International Child Law Instruments PDF Print E-mail
International law 1 cover

International law and domestic human rights litigation in Africa - Magnus Killander (editor)

Read...

The role of international law in the development of children’s rights in South Africa: A children’s rights litigator’s perspective (Chapter 10). Karabo Ngidi

 

United Nations

United Nations Convention On The Rights Of The Child
An international convention that has been ratified by almost all of the nations of the world, including South Africa
 
Committee on the Rights of the Child (United Nations website)
This Committee develops various General Comments relating to the rights of children
 
United Nations Guidelines For The Prevention Of Juvenile Delinquency
A set of international guidelines for nations to guide the prevention of children becoming involved in crime. Also known as the "Riyadh Guidelines"

United Nations Rules For The Protection Of Juveniles Deprived Of Their Liberty
A set of international rules relating to the care and treatment of all children who have been placed in facilities from which they cannot leave at will. Also known as the "JDLs"

United Nations Minimum Rules For The Administration Of Juvenile Justice
A set of international minimum rules for the administration of juvenile justice. Also known as the "Beijing Rules"
 
 

African Charter

African Charter On The Rights And Welfare Of Children
A regional charter ratified by numerous African nations, including South Africa
 
 

Search the Centre for Child Law


Latest News

18 May 2018

Centre for Child Law represented at Continental Conference on Access to Justice for Children in Africa

On 8 to 10 May 2018, the Centre's Karabo Ozah and Zita Hansungule attended the Continental Conference on
Access to Justice for Children in Africa held in Addis Ababa, Ethiopia. The Conference was hosted by the African
Child Policy Forum (ACPF) and Defence for Children International (DCI).

The discussions and deliberations dealt with a number of issues related to access to justice for children including:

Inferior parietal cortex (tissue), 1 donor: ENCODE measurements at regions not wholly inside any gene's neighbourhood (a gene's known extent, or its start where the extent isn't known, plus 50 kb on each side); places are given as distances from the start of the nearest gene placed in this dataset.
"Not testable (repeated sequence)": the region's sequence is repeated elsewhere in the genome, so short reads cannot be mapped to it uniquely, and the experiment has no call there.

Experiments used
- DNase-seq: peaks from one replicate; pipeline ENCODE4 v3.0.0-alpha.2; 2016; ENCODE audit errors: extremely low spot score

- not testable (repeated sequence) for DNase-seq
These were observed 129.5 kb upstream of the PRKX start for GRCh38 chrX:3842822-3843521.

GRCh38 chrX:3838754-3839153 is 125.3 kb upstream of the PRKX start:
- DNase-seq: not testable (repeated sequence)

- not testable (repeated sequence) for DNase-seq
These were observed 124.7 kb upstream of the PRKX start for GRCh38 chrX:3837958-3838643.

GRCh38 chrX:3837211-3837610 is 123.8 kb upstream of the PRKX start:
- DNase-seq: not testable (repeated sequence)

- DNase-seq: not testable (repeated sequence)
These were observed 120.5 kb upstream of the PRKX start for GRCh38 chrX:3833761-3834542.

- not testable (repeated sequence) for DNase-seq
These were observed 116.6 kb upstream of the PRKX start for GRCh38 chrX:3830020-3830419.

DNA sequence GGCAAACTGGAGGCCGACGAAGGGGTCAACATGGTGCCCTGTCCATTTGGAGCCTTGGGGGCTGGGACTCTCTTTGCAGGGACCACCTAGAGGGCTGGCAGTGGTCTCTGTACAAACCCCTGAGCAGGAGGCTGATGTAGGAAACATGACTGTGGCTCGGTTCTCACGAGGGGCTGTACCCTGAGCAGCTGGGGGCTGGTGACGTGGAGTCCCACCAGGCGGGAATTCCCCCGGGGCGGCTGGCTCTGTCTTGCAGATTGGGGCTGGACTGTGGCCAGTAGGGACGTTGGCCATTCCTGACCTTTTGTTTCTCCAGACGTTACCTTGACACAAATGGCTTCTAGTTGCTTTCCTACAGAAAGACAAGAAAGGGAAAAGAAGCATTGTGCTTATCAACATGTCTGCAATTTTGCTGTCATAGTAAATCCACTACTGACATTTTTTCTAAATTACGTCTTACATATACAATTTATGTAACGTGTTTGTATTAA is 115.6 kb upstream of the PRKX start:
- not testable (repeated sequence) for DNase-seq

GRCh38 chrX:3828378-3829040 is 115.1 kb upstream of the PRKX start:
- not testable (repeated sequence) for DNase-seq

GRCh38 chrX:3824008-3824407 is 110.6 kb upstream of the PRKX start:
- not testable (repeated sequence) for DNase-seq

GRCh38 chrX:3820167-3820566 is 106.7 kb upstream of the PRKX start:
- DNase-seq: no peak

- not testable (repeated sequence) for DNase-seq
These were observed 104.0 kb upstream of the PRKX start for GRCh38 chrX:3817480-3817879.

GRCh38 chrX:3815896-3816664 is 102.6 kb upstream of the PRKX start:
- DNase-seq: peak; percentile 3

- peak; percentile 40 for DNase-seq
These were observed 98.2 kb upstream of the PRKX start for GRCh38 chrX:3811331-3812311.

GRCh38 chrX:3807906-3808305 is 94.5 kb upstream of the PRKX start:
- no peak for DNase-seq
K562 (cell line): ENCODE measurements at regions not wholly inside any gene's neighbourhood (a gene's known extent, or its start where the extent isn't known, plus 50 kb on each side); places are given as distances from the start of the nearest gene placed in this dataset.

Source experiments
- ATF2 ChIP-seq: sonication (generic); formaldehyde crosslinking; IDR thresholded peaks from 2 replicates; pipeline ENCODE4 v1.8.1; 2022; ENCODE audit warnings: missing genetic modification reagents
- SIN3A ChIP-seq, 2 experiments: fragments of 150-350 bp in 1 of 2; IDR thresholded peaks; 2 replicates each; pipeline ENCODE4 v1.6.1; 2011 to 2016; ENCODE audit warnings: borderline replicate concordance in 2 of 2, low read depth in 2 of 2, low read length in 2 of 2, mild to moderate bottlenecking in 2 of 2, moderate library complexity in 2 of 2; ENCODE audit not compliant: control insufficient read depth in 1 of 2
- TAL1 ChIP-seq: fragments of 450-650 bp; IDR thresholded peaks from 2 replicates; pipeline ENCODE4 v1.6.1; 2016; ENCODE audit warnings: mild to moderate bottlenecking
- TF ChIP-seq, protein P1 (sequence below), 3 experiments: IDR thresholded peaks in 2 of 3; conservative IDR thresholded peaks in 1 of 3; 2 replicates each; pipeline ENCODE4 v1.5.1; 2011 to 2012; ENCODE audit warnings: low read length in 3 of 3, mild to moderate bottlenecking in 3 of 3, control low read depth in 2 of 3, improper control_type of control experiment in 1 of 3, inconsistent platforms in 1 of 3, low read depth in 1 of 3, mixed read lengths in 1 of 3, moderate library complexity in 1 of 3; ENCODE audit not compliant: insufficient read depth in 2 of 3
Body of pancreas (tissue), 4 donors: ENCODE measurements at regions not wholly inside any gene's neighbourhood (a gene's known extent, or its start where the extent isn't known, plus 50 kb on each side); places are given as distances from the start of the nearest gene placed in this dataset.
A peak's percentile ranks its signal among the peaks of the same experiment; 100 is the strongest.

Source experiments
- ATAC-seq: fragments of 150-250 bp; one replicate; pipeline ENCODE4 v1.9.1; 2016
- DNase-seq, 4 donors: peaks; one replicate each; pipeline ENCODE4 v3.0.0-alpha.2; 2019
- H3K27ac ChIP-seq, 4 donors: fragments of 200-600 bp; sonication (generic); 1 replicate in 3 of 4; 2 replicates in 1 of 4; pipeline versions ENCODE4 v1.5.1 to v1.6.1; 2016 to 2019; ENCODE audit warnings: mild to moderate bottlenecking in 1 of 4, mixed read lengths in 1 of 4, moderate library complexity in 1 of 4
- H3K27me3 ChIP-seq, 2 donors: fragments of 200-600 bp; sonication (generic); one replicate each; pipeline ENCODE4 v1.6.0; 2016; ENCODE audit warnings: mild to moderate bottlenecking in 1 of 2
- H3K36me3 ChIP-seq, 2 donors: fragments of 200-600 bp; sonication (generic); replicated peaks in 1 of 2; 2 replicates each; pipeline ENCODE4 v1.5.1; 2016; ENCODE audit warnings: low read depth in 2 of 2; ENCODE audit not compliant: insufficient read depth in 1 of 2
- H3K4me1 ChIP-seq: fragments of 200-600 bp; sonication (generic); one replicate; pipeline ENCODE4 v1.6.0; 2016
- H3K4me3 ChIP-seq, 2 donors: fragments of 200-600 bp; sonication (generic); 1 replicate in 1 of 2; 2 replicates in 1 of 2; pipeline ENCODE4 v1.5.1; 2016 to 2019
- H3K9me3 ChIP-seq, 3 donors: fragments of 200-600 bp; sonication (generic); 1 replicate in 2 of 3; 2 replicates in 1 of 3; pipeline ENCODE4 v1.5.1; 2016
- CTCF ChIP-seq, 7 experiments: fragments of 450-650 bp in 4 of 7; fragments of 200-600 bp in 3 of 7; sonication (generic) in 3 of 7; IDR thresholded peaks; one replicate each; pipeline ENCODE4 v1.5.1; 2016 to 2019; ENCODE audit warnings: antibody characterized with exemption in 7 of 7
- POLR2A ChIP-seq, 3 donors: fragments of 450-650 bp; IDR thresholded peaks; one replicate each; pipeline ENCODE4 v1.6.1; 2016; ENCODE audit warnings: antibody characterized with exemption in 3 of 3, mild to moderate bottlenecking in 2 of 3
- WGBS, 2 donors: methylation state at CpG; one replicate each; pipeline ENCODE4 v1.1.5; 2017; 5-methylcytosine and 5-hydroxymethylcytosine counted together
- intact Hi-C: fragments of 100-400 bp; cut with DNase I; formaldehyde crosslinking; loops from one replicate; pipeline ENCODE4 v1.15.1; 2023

legal pluralism in Africa and its impact on access to justice for children; access to justice for children in the context
of armed conflict; vulnerability and access to justice for children; access to justice for children with disabilities in Africa;
and technology and children's access to justice.

A new report from ACPF was launched at the conference: "Spotlighting the invisible – Justice for Children in Africa".
The Centre's Ms Karabo Ozah reflected on the report as a child right's expert. Ms Ozah reflections on the findings of the
report; highlighted practical realities dealt with in the report; and gave recommendations on the way forward. Ms 
Hansungule reflected on the litigation and advocacy work that the Centre has engaged in to ensure access for children
with psychosocial disabilities, in particular children with behavioural difficulties. 

At the conclusion of the Conference a call to action was adopted by participants. The call to action urged various duty
bearers to make access to justice a reality for all children on the African continent. The duty bearers include: African
Governments; AU Organs and Treaty Bodies; The UN Committee on the Rights of the Child; Civil Society Organisations;
International Non-Governmental Organisations; UN Agencies; Academic Institutions; and Development and Multilateral
partners.

The Centre for Child Law aims to use the report and call for action to enhance their work in protecting and promoting
the rights of children, in particular access to justice for children, in South Africa and work towards a child-friendly justice
system.

For more read an article on the University of Pretoria, Faculty of Law website here.

 

 

 

 

Centre for Child Law